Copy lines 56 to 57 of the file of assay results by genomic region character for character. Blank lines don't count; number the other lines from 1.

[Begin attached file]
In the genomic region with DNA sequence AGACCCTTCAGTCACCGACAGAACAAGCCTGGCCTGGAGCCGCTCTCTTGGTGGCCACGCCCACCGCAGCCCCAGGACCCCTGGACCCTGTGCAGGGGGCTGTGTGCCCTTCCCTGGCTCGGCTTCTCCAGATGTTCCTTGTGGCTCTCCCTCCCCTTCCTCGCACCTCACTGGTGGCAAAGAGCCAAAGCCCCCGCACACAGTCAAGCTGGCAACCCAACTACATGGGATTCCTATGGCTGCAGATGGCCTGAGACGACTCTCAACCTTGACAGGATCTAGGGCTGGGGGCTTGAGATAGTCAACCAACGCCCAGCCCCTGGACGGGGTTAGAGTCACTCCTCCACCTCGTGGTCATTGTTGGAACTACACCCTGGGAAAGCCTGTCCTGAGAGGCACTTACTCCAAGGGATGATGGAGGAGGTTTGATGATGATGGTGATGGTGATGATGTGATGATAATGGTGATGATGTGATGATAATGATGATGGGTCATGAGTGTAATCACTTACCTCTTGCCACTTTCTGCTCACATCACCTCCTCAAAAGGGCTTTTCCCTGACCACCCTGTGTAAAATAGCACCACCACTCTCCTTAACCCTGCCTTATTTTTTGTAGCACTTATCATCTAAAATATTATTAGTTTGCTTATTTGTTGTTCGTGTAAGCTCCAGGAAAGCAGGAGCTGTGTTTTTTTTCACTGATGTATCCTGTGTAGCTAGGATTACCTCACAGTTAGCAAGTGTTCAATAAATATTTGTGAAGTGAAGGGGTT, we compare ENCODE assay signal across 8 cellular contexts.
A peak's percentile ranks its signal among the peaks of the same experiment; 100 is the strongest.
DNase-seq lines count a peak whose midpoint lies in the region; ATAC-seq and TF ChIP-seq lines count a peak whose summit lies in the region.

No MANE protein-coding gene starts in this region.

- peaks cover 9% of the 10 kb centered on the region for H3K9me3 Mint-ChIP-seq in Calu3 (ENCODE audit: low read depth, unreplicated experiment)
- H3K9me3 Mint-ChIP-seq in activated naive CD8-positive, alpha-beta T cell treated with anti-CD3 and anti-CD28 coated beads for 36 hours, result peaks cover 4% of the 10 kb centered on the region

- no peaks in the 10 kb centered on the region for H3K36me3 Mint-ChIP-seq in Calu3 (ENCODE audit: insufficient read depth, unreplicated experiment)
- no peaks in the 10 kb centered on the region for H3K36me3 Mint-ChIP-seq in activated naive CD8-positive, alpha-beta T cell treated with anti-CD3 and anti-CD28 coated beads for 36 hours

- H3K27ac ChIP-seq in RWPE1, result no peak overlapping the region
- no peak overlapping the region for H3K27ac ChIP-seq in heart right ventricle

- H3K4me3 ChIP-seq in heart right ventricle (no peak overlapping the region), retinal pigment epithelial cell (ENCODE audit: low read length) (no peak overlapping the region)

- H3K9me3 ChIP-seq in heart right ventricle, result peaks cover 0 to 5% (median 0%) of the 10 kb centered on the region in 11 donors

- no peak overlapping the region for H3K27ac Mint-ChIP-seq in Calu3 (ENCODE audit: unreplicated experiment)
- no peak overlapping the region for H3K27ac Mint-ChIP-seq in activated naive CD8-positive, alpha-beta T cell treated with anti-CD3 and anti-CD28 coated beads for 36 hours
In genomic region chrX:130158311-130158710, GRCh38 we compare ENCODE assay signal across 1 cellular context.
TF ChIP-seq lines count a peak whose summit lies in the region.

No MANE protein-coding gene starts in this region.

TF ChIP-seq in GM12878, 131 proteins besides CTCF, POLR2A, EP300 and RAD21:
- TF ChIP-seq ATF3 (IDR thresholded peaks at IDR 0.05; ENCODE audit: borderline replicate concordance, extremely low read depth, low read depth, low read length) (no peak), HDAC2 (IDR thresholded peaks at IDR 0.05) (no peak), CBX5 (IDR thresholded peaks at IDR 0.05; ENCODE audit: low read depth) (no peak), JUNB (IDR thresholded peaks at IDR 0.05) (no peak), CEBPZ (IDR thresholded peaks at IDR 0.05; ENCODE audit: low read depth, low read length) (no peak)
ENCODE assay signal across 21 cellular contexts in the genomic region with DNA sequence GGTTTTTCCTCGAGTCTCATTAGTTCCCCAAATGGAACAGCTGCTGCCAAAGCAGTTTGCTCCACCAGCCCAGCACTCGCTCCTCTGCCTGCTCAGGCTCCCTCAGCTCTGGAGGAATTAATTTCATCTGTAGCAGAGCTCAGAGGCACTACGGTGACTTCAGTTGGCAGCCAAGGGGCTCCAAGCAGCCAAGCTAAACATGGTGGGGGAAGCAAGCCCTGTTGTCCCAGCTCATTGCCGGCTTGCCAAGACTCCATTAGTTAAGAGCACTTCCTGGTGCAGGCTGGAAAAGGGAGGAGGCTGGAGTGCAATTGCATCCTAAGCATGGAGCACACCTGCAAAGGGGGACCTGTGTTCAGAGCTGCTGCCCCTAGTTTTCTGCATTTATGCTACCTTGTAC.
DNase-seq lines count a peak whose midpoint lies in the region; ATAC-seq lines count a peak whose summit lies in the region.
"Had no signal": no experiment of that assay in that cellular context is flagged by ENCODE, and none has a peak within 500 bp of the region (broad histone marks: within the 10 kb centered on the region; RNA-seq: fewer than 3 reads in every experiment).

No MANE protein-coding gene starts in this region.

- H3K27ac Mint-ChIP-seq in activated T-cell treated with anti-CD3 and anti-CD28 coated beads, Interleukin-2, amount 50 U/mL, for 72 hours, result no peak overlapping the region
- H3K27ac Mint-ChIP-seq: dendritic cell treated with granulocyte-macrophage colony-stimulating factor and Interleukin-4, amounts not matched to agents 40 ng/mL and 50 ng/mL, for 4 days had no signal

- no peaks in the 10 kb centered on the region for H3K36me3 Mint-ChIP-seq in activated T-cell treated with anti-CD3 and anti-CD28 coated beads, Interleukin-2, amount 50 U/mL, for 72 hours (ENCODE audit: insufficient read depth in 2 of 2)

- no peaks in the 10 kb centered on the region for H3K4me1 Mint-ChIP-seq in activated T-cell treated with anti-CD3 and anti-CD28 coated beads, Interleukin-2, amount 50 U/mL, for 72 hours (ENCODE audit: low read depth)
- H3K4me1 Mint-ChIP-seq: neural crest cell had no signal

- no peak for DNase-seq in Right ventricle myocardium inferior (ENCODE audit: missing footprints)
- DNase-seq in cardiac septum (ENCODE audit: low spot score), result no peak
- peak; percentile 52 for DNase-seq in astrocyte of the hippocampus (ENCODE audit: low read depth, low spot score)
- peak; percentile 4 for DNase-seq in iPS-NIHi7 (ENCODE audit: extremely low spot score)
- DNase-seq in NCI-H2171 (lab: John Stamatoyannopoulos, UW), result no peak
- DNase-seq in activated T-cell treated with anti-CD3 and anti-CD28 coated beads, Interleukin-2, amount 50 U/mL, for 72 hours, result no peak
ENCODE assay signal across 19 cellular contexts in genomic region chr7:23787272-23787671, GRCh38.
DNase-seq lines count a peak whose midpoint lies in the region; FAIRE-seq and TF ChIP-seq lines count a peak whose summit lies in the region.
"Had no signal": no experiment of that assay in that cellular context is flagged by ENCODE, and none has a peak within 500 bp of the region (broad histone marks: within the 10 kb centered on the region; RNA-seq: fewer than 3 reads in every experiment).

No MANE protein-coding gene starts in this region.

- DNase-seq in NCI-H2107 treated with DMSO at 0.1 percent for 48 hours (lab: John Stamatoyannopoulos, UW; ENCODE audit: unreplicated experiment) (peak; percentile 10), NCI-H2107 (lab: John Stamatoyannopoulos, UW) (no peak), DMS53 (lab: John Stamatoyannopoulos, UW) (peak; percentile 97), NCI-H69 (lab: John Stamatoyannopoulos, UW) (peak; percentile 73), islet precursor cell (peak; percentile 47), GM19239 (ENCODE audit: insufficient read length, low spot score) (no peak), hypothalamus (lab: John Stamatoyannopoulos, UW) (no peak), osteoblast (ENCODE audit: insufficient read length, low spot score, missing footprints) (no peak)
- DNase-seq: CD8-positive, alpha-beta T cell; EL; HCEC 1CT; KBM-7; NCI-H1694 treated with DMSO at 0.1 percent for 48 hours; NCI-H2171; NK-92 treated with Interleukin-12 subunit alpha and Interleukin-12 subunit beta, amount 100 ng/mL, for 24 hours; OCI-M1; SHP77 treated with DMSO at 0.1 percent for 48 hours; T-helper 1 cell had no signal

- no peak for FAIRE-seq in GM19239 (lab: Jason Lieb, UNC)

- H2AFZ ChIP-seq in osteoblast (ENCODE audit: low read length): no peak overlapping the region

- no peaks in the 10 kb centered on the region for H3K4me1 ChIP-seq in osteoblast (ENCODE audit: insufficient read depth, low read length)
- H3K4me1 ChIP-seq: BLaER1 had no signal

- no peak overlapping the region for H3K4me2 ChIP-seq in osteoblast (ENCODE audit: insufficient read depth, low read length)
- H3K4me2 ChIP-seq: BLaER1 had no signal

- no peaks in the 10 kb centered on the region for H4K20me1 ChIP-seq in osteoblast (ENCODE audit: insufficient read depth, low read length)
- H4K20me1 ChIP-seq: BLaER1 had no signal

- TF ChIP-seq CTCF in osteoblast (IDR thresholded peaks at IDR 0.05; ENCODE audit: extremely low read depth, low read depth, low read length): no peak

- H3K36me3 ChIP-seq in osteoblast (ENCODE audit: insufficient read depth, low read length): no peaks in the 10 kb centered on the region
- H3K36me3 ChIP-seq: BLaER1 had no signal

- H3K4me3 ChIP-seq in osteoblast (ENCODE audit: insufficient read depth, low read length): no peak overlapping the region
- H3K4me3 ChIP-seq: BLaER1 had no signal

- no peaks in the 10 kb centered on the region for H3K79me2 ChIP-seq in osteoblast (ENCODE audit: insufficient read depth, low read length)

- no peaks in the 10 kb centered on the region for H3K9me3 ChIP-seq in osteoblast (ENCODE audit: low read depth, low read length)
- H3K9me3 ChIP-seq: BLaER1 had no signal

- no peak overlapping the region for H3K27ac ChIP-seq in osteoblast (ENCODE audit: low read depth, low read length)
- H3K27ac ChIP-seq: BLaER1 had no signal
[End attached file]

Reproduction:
- H3K9me3 ChIP-seq: BLaER1 had no signal

- no peak overlapping the region for H3K27ac ChIP-seq in osteoblast (ENCODE audit: low read depth, low read length)